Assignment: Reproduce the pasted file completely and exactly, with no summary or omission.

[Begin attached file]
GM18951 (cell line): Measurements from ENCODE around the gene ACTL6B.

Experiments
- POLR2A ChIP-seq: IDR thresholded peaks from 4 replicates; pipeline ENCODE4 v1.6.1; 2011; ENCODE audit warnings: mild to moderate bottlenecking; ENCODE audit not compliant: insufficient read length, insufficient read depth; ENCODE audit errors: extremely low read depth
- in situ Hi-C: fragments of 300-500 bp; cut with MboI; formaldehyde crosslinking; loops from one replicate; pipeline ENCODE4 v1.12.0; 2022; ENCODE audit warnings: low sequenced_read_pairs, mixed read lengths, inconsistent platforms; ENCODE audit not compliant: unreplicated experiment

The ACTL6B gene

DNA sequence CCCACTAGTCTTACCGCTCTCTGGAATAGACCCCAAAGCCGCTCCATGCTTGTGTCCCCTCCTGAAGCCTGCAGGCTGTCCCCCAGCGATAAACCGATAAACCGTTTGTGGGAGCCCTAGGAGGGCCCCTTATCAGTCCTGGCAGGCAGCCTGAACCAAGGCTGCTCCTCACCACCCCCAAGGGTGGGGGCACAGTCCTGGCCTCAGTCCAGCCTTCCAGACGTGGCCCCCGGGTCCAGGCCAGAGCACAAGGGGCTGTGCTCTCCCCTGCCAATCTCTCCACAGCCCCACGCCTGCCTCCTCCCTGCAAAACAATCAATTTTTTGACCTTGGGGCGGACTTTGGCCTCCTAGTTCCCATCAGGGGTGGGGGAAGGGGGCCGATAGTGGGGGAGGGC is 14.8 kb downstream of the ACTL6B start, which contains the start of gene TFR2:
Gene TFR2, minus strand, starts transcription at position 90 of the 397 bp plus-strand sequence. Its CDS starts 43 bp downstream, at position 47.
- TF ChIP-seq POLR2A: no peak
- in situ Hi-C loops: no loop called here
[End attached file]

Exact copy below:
GM18951 (cell line): Measurements from ENCODE around the gene ACTL6B.

Experiments
- POLR2A ChIP-seq: IDR thresholded peaks from 4 replicates; pipeline ENCODE4 v1.6.1; 2011; ENCODE audit warnings: mild to moderate bottlenecking; ENCODE audit not compliant: insufficient read length, insufficient read depth; ENCODE audit errors: extremely low read depth
- in situ Hi-C: fragments of 300-500 bp; cut with MboI; formaldehyde crosslinking; loops from one replicate; pipeline ENCODE4 v1.12.0; 2022; ENCODE audit warnings: low sequenced_read_pairs, mixed read lengths, inconsistent platforms; ENCODE audit not compliant: unreplicated experiment

The ACTL6B gene

DNA sequence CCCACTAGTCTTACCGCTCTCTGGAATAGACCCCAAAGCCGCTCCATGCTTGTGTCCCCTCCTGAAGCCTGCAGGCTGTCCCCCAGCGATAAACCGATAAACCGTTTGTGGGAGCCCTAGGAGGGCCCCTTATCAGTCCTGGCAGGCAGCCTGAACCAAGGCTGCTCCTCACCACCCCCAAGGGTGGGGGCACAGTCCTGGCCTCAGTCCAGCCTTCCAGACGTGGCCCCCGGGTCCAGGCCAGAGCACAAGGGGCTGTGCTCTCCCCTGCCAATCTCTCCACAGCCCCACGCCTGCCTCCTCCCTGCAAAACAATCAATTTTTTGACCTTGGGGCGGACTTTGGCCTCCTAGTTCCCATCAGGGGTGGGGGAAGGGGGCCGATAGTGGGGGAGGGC is 14.8 kb downstream of the ACTL6B start, which contains the start of gene TFR2:
Gene TFR2, minus strand, starts transcription at position 90 of the 397 bp plus-strand sequence. Its CDS starts 43 bp downstream, at position 47.
- TF ChIP-seq POLR2A: no peak
- in situ Hi-C loops: no loop called here